Salad Dressings – refreshing alternatives

We are rolling into the high-calorie season of the holidays, and although I absolutely love all those calories, there are many times I want to dilute them somewhat and just have a simple salad. 

It’s so easy to grab a bottle of dressing, but it’s really just as easy, with a little forethought, to make your own. This way you avoid the salt, sugar, hydrogenated fats and preservatives so often found in commercially bottled dressings. Best of all, you have an endless array of choices for flavorings to suit whatever greens and veggies you want to use. 

Caesar doesn’t have to be used on Caesar salad

Parmesan peppercorn dressing with lemon thyme

There are as many types of salad dressings as there are salads. If a dressing is specific to a type of salad, like Caesar, you can make a delicious caesar salad. But you can also use it for a wonderful savory punch on any other kind of greens than the traditional romaine. 

Creamy dressings stand up to strong greens and salads with lots of ingredients. Vinaigrettes let the vegetable flavors come through and let sweet lettuces and mild cucumbers shine. 

Use a hand blender or shake in a jar

I find the easiest way to make and keep dressings is with a hand blender and a mason jar. If you like a chunky dressing, just put the ingredients in a jar and shake. If you like it smooth, blend it. Purchase plastic or save metal lids for mason jars and you’ll never be without a salad dressing jar. 

Creamy Dressing Base with flavorings:

  • 1 c. buttermilk
  • ½ c. sour cream
  • ¼ c. mayonnaise

Substitute any or all of these with pureed ricotta, cottage cheese and/or yogurt for a lighter dressing

Process in blender until smooth. Make a few hours ahead of eating to let the flavors blend. Store up to two weeks in the refrigerator.

Additions

Add some or all according to your tastes. Change as your tastes do. 

Option 1
  • ½ avocado, mashed smooth
  • ¼ c. chives
  • 2 T. lemon juice
  • 2 T. chopped parsley
  • 2 cloves roasted garlic, skinned and mashed 
Option 2
  • 1 ½ t. chopped fresh thyme
  • 1 small clove garlic, minced
  • pinch of cayenne
Option 3
  • 3 oz. blue cheese, crumbled
Option 4
  • 2/3 c. parmesan
  • 1 t. coarsely ground pepper
  • 1/4 c. chopped scallions
  • 3 T. chopped fresh dill
  • 1 T. chopped fresh parsley
  • 1 T. fresh lemon juice
  • 1 T. prepared horseradish
  • salt and pepper
Option 5
  • 1/3 c. red wine vinegar
  • 1/3 c. Dijon mustard
  • 1/2 T. chopped fresh basil
  • 1 T. chopped fresh parsley
  • 1 T. minced shallots
  • 1 garlic clove, minced

Vinaigrettes

Plan on half oil and half acid for any vinaigrette, your choice of which oils and which kinds of vinegar to use. There is a myriad of choices from olive, peanut and safflower oils to avocado, walnut and sesame oils. Vinegars vary from aged balsamic to red wine to apple cider to rice. Other acids include lemon, lime, orange and tangerine juices. For a lighter dressing, use only ¼ oil and ¾ acid with half of the acid being citrus juice.  Pour the acid and vinegar into a shaker bottle and add whatever ingredients sound good to you. And don’t forget the salt and pepper.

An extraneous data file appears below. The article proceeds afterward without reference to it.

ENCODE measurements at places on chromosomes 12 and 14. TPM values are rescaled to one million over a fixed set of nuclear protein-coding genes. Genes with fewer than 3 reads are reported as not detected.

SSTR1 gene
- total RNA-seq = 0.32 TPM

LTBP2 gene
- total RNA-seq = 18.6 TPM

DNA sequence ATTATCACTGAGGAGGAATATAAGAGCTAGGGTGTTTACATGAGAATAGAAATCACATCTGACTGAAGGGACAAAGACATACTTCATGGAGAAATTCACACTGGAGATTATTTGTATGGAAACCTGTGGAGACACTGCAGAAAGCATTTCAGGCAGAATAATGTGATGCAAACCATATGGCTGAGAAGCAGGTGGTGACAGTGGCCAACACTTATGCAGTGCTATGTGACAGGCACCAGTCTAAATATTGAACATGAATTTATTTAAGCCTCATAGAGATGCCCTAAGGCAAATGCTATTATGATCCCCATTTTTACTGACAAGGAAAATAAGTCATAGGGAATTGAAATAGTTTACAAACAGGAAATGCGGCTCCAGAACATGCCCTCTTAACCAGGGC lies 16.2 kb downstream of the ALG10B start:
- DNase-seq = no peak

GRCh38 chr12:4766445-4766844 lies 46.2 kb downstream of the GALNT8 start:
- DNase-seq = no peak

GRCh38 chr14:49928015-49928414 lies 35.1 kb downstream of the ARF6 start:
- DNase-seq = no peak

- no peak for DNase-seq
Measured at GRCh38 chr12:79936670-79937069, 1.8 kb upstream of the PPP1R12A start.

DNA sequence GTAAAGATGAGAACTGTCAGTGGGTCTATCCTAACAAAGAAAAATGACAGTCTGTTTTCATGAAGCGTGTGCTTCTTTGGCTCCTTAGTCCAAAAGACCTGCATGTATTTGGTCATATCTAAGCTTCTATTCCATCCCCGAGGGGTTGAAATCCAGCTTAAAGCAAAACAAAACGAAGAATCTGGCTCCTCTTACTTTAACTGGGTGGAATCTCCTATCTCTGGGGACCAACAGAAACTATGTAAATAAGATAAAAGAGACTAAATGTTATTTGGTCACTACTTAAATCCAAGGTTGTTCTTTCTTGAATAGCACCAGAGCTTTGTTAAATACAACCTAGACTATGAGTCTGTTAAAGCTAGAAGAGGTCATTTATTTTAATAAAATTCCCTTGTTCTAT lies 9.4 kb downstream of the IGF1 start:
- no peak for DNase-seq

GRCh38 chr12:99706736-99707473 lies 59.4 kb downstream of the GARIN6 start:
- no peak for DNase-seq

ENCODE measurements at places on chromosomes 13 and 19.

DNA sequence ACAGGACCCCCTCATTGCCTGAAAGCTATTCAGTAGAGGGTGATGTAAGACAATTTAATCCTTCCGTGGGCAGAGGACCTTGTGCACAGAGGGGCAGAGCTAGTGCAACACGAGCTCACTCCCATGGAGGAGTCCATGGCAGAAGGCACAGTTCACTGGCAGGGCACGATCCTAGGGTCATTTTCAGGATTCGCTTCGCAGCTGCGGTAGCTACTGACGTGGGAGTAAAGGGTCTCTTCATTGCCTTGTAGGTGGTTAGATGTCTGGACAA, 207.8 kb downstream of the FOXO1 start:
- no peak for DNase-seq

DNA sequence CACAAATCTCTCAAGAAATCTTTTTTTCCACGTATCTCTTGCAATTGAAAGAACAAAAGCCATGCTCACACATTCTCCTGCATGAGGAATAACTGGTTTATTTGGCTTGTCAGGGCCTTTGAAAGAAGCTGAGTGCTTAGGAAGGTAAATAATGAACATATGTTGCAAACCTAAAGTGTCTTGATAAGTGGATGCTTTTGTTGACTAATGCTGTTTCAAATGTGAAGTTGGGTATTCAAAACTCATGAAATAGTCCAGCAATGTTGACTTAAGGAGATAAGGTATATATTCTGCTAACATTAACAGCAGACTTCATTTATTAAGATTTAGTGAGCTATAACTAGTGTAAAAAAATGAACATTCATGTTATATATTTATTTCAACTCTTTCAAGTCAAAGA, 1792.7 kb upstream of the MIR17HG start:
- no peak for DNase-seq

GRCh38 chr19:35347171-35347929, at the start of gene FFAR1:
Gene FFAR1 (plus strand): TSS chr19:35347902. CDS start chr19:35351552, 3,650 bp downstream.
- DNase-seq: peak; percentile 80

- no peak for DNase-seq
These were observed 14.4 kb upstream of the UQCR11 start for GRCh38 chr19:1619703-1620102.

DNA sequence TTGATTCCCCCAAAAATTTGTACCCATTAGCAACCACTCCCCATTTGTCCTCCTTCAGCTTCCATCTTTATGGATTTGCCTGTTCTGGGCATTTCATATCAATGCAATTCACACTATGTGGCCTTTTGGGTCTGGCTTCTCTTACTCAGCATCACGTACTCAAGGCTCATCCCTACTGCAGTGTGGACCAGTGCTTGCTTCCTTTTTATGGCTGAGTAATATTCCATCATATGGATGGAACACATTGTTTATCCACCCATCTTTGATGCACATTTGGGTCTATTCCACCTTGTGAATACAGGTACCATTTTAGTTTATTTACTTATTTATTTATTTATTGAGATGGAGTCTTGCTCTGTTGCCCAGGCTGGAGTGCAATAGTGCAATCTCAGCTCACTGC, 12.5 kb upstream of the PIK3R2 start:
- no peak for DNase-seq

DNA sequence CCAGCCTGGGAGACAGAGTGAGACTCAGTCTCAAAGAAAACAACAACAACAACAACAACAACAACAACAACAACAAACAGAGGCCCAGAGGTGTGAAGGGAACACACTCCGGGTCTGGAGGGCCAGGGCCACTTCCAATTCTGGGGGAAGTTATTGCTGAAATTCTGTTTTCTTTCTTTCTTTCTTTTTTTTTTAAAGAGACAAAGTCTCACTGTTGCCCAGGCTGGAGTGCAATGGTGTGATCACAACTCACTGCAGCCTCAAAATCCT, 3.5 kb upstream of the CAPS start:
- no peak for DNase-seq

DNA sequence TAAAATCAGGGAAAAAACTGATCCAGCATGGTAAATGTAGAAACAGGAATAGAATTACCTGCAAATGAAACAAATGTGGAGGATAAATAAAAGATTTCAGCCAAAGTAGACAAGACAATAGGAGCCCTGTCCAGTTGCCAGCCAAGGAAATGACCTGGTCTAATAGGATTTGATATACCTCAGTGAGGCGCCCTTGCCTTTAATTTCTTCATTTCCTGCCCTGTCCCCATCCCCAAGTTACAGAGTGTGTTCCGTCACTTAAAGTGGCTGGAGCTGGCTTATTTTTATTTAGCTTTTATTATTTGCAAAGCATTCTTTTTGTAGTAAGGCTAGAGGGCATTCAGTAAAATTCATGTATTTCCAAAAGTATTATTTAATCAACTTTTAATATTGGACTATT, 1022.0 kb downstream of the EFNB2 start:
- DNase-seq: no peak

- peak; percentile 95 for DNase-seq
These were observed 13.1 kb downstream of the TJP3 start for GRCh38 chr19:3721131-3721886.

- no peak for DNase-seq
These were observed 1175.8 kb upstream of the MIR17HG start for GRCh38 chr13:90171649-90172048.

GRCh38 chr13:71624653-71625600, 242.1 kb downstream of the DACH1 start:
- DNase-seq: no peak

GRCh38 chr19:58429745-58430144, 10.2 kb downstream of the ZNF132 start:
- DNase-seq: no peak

Lemon dressing
  • 1/4 c. fresh lemon juice
  • 3/4 c. olive oil
  • 2 garlic cloves, minced
  • 1 t. dry mustard
  • 1 T. chopped fresh herbs
  • 1 t. salt or to taste
  • 1/2 t. black pepper
Tomato Vinaigrette
  • 2 ripe tomatoes, seeded and peeled
  • 2 T. red wine vinegar
  • 1 T. olive oil
  • 1 t. dried oregano
  • 1 clove garlic, minced
  • salt and pepper to taste

Blend tomatoes and add the rest of the ingredients. 

Vinaigrette with carrot puree for fall salads
  • 1/2 c. apple cider 
  • 1 T. Dijon mustard
  • 2 T. minced shallots or onions
  • 1 T. sugar 
  • 1 T. cumin 
  • 1/3 c. cider vinegar
  • 1 cup roasted carrot puree (drizzle carrots with olive oil and roast at 375 until soft)

Combine ingredients through cumin in a heavy saucepan. Over low heat, simmer gently to thicken and reduce the mixture. Mix in the vinegar and puree. Serve over a salad of shredded apples, chopped walnuts and bitter greens. 

Sun-dried tomato vinaigrette
  • ¼ c. dry sun-dried tomatoes 
  • ½ c. boiling water
  • 1 c. tomato, seeded and chopped
  • 2 T. balsamic vinegar
  • 1 clove garlic, minced
  • 1 T. olive oil
  • ¼ t. salt
  • ¼ t. pepper

Combine sun-dried tomatoes and boiling water in a bowl; let stand 30 minutes. Drain and reserve water. Chop sun-dried tomatoes. Combine ingredients in blender and process until smooth.

Asian Vinaigrette
  • small garlic clove, mashed into a paste
  • 1 T. soy sauce
  • 2 t. unseasoned rice vinegar (or red wine vinegar)
  • 1 t. lime juice
  • 1 T. honey
  • ½ cup olive oil
  • 1 t. toasted sesame oil
  • 1 t. freshly grated ginger (don’t be tempted to use powdered – it really won’t taste the same. I keep whole ginger in the freezer and then simply grate it frozen – it keeps forever)
  • salt and freshly ground black pepper

Place ingredients in a mason jar and shake vigorously.

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